“You’re of the lineage of a broken clan,” she said in a low crooning voice. “Of a noble line, you are, and you’ll marry a brave nobleman and bear him many children, but first there will be sorrow and betrayal.” Her lively dark eyes flickered from side to side as she stared into Annie’s eyes. “There will be many deaths and blood will flow—”

“All right, that’s enough,” Rafe said, pulling Annie against him. “You’ll not mock the girl. She hears you well.”

“I dinna mock her,” the gypsy said urgently. “I but tell the truth. She is loved by a man who will wed her and give her strong sons. She will be happy and the mistress of her own house.”

“’Tis a happy fortune telling,” Jean said and put her arm around Annie and smiled at her. “I pray it will come true for you.”

“Annie.” A harsh voice sounded behind them, and she turned. Bryce, who’d been sitting with his friends, enjoying the bountifulness of the Campbells, rose from the bench and glared at her. At the moment he shouted her name, the music died away, so his shout silenced the hall. Scowling, the burly blacksmith got to his feet and stalked toward them, snatching Annie’s hand from Rafe’s and jerking her backward, so she nearly sprawled on the floor where the old gypsy had spat.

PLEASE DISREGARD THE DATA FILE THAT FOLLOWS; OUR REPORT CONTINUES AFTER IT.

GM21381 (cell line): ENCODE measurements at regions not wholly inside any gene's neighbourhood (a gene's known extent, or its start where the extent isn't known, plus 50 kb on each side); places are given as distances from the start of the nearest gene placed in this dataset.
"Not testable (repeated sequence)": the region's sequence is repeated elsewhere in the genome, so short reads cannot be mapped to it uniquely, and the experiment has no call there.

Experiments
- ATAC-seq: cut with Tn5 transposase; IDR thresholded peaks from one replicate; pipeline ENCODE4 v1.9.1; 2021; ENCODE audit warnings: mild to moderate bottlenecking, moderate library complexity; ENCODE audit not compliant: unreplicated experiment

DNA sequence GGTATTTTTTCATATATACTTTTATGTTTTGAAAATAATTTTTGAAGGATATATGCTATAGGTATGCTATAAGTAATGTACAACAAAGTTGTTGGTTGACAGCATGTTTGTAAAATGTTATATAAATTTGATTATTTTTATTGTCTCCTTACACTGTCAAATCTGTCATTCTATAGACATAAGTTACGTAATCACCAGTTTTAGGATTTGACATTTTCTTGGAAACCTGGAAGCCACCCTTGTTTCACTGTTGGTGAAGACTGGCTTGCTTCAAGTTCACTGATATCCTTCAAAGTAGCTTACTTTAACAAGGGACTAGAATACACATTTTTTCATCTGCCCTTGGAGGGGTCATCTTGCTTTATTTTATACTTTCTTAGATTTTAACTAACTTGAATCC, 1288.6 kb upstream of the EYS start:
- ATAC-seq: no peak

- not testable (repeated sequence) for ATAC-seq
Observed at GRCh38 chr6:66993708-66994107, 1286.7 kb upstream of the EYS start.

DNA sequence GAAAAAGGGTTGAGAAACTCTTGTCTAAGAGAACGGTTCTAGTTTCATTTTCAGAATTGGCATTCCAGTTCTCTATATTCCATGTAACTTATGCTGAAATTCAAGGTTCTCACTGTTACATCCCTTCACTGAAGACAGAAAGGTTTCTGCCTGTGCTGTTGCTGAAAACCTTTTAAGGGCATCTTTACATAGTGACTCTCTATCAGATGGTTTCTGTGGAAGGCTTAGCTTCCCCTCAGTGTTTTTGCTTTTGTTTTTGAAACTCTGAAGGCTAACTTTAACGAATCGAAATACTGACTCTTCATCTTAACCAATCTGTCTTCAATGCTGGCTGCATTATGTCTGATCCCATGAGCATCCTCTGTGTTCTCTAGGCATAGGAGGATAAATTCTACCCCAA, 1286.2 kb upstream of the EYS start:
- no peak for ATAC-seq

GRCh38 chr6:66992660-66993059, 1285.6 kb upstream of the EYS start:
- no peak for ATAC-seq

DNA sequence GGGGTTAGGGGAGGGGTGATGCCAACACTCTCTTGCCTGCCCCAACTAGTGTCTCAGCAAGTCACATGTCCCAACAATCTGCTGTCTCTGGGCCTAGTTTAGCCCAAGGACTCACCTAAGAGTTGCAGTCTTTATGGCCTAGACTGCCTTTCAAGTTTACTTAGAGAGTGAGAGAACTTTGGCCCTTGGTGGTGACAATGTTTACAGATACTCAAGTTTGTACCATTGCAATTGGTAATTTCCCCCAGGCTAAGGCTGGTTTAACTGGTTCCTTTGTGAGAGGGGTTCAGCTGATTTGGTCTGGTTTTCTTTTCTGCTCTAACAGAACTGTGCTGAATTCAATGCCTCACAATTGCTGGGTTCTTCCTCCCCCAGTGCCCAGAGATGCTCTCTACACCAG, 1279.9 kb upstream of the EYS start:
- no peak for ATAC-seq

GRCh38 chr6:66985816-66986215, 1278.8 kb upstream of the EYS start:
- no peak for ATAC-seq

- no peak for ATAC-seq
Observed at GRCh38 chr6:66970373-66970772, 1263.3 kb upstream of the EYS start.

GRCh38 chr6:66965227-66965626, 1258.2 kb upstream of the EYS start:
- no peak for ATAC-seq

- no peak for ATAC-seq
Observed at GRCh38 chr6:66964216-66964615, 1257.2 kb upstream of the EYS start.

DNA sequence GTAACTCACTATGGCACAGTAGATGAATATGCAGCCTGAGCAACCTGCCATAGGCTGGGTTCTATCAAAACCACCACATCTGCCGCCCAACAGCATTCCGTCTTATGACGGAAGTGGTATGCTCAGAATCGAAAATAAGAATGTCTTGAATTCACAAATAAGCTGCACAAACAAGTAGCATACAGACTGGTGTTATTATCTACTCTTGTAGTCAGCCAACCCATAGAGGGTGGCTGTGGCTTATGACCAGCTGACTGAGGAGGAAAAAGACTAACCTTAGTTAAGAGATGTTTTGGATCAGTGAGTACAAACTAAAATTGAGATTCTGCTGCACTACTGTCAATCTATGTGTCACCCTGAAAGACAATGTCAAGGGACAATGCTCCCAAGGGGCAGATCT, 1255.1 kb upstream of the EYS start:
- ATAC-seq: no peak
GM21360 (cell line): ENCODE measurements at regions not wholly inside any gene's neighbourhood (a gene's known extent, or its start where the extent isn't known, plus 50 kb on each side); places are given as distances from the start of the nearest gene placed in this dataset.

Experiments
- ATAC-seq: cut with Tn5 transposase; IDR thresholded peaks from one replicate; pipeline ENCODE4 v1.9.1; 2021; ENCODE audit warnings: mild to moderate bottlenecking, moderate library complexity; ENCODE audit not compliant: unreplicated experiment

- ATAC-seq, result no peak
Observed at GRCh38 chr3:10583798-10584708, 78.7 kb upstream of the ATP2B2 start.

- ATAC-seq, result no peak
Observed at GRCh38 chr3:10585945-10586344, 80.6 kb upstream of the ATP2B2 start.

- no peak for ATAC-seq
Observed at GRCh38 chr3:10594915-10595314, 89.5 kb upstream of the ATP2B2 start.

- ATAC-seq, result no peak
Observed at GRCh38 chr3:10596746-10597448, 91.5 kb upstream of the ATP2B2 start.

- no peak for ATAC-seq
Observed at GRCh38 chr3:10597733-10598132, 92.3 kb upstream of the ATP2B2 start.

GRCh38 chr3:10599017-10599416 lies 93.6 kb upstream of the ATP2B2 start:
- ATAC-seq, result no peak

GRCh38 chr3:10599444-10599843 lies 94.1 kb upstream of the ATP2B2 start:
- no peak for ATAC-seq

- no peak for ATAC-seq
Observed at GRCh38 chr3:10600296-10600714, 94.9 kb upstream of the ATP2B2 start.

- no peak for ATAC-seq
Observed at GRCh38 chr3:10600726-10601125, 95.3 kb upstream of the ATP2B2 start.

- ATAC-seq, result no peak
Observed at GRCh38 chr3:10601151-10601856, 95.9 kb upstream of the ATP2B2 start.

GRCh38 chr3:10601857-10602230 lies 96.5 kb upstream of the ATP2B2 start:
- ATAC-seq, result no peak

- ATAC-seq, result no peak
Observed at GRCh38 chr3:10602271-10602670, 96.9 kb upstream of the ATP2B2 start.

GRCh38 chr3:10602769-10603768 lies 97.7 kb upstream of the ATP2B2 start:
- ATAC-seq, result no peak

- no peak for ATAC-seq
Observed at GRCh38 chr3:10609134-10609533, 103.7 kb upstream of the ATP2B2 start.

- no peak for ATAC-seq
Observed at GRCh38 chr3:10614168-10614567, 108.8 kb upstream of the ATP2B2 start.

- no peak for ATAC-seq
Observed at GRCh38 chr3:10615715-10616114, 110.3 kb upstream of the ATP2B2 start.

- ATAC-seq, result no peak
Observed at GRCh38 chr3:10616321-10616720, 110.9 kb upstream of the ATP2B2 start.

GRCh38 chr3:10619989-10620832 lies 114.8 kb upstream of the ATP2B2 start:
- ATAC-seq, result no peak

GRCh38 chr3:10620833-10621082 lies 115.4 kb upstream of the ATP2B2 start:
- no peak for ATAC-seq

“Don’t think to use her for your amusement,” he roared, glaring at Rafe.

“Here, you can’t talk to your betters like that, man,” one of the MacIntyre clansmen called. “Clout the fellow.”

The other men took up the cry and Rafe, seemingly knowing he had no other choice, stepped forward and landed a blow against Bryce’s chin. Bryce fell backward and landed on his backside in the middle of the floor.

“Fight, fight,” the drunken men cried.

Annie cried out, aghast at what was taking place. She turned a beseeching face to Rafe.

“I can’t fight my Laird’s nephew,” Bryce said, regaining his feet and glaring at the man before him.

“I give you leave to do so,” Rafe called. His cheeks were flushed with emotions Annie couldn’t name. “You’ll suffer no repercussions for fighting me.”

BOOK: The Laird's Daughter
13.41Mb size Format: txt, pdf, ePub
ads